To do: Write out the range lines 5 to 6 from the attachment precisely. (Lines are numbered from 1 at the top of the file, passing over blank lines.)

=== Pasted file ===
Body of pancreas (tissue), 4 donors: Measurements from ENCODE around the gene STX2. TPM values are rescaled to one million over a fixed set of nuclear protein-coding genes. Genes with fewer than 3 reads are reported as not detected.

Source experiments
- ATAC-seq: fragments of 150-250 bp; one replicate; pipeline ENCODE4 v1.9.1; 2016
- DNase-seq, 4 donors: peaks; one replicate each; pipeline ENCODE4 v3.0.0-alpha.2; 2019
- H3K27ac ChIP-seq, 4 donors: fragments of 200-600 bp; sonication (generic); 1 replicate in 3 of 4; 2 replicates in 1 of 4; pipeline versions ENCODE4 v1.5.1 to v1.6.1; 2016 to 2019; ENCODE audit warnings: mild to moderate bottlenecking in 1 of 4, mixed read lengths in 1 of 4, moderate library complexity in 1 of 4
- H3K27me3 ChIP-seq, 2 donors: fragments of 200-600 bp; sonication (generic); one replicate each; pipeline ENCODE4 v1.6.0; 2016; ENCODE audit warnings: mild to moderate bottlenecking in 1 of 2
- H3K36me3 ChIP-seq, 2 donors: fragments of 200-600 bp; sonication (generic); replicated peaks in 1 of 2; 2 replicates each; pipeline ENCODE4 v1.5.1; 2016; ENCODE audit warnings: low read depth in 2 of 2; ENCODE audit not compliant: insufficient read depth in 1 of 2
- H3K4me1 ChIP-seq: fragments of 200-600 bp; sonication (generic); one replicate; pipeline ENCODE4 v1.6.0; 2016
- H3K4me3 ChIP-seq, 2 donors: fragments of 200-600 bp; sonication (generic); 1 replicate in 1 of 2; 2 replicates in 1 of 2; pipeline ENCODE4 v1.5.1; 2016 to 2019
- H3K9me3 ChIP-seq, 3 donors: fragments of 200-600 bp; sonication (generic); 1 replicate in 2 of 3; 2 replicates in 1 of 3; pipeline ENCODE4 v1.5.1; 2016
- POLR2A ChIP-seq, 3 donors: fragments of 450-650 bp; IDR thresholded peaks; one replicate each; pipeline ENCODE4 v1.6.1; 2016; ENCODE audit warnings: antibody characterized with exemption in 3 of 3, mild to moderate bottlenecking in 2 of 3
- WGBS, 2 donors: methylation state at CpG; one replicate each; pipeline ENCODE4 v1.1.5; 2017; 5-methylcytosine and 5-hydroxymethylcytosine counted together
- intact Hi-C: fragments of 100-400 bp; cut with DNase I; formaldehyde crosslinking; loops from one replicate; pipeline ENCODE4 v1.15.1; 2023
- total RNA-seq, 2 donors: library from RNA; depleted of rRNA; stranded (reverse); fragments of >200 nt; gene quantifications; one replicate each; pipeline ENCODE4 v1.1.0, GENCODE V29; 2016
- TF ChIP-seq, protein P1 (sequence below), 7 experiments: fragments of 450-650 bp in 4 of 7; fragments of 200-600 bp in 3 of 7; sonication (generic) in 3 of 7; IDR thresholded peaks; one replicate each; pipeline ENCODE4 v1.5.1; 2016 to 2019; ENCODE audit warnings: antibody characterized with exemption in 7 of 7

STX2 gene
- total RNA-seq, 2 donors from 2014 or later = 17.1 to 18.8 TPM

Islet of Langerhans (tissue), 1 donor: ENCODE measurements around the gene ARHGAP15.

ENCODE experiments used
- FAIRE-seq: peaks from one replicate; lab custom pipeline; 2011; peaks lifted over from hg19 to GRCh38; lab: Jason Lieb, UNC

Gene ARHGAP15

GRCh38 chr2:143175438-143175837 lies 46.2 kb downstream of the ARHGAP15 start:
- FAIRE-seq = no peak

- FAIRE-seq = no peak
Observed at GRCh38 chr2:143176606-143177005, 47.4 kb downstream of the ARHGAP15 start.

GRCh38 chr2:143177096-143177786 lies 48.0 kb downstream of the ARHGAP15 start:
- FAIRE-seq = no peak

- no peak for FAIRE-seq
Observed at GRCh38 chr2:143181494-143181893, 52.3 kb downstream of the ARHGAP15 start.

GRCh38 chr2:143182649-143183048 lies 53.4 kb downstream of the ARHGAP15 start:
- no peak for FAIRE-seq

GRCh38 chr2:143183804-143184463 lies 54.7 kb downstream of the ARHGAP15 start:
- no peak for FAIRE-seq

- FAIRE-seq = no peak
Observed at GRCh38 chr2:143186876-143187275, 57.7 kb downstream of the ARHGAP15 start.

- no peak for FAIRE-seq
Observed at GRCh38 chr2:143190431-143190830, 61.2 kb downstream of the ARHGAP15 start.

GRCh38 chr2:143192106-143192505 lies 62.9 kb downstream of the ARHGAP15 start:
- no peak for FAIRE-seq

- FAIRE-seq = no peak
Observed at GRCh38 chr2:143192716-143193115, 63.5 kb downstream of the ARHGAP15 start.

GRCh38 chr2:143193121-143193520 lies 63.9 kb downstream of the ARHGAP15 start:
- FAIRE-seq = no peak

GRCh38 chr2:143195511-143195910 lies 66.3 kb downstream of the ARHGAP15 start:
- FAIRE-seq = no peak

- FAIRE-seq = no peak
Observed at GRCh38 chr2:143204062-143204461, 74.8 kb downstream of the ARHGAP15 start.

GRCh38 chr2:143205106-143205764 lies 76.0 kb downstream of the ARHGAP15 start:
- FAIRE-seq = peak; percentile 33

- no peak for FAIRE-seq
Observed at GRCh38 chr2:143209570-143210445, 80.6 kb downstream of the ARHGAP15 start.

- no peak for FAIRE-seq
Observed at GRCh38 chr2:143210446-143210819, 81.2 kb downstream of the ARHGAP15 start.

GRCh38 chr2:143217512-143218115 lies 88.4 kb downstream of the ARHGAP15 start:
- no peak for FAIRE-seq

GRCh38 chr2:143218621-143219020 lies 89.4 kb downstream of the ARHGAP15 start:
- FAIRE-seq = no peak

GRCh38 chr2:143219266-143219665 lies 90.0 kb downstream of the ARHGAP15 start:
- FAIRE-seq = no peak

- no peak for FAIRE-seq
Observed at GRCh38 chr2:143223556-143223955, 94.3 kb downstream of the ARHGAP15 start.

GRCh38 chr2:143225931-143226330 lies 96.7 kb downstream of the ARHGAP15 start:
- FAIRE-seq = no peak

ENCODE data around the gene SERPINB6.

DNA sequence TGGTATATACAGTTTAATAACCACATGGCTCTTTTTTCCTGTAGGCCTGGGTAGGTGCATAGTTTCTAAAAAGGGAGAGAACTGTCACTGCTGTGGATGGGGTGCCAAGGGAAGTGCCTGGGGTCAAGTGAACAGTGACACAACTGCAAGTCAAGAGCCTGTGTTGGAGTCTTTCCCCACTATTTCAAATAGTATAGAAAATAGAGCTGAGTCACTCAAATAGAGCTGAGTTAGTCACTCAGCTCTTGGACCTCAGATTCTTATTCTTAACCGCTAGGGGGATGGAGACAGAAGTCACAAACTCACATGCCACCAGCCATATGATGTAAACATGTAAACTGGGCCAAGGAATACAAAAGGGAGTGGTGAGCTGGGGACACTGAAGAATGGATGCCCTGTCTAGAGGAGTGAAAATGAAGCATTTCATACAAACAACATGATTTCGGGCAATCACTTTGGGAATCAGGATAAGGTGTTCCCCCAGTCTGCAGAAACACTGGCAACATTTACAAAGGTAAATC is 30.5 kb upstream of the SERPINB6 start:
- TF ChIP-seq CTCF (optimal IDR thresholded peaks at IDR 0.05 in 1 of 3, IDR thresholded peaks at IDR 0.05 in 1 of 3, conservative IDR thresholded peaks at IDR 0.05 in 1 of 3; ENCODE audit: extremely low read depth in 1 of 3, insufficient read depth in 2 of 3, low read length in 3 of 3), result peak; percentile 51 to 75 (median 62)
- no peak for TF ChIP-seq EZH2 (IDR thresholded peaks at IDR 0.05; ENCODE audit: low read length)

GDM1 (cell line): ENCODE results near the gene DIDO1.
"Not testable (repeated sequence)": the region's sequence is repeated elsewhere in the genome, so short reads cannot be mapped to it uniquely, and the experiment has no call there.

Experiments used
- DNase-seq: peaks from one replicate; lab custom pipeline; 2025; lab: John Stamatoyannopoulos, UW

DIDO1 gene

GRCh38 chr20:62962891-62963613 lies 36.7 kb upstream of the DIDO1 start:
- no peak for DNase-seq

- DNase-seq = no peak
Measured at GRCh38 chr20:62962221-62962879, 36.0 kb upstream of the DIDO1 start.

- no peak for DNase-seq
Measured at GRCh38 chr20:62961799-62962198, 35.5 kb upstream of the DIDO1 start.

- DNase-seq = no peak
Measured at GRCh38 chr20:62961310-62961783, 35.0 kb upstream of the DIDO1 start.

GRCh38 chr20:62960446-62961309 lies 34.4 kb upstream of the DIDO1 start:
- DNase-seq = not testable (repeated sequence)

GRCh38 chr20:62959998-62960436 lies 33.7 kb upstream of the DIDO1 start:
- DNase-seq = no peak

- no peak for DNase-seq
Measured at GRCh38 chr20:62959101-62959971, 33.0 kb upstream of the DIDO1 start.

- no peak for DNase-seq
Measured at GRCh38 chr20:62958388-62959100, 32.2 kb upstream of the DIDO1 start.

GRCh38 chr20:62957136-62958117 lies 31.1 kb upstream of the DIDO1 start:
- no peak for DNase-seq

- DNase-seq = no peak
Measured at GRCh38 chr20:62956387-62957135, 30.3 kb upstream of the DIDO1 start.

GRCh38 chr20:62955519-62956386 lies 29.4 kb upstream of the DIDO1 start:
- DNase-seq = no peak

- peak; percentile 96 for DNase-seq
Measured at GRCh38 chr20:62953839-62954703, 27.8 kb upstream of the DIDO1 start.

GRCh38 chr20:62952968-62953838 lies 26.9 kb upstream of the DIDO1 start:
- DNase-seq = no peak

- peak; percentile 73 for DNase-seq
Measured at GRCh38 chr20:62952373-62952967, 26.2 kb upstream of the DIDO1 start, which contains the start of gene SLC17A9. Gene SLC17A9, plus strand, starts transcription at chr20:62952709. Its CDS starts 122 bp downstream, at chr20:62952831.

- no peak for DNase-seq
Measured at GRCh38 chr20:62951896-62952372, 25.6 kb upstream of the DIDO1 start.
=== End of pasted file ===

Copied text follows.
- H3K27ac ChIP-seq, 4 donors: fragments of 200-600 bp; sonication (generic); 1 replicate in 3 of 4; 2 replicates in 1 of 4; pipeline versions ENCODE4 v1.5.1 to v1.6.1; 2016 to 2019; ENCODE audit warnings: mild to moderate bottlenecking in 1 of 4, mixed read lengths in 1 of 4, moderate library complexity in 1 of 4
- H3K27me3 ChIP-seq, 2 donors: fragments of 200-600 bp; sonication (generic); one replicate each; pipeline ENCODE4 v1.6.0; 2016; ENCODE audit warnings: mild to moderate bottlenecking in 1 of 2